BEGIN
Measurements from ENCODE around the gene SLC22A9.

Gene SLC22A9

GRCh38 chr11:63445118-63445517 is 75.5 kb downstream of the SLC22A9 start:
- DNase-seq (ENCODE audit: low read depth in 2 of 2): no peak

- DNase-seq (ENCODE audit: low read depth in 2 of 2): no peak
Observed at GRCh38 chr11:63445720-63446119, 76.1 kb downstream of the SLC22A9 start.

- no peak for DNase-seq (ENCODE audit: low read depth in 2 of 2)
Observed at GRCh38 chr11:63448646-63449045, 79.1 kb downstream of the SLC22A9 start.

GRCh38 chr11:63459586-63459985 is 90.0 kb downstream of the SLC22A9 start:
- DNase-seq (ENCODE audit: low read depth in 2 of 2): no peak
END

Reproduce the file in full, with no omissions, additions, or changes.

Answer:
Measurements from ENCODE around the gene SLC22A9.

Gene SLC22A9

GRCh38 chr11:63445118-63445517 is 75.5 kb downstream of the SLC22A9 start:
- DNase-seq (ENCODE audit: low read depth in 2 of 2): no peak

- DNase-seq (ENCODE audit: low read depth in 2 of 2): no peak
Observed at GRCh38 chr11:63445720-63446119, 76.1 kb downstream of the SLC22A9 start.

- no peak for DNase-seq (ENCODE audit: low read depth in 2 of 2)
Observed at GRCh38 chr11:63448646-63449045, 79.1 kb downstream of the SLC22A9 start.

GRCh38 chr11:63459586-63459985 is 90.0 kb downstream of the SLC22A9 start:
- DNase-seq (ENCODE audit: low read depth in 2 of 2): no peak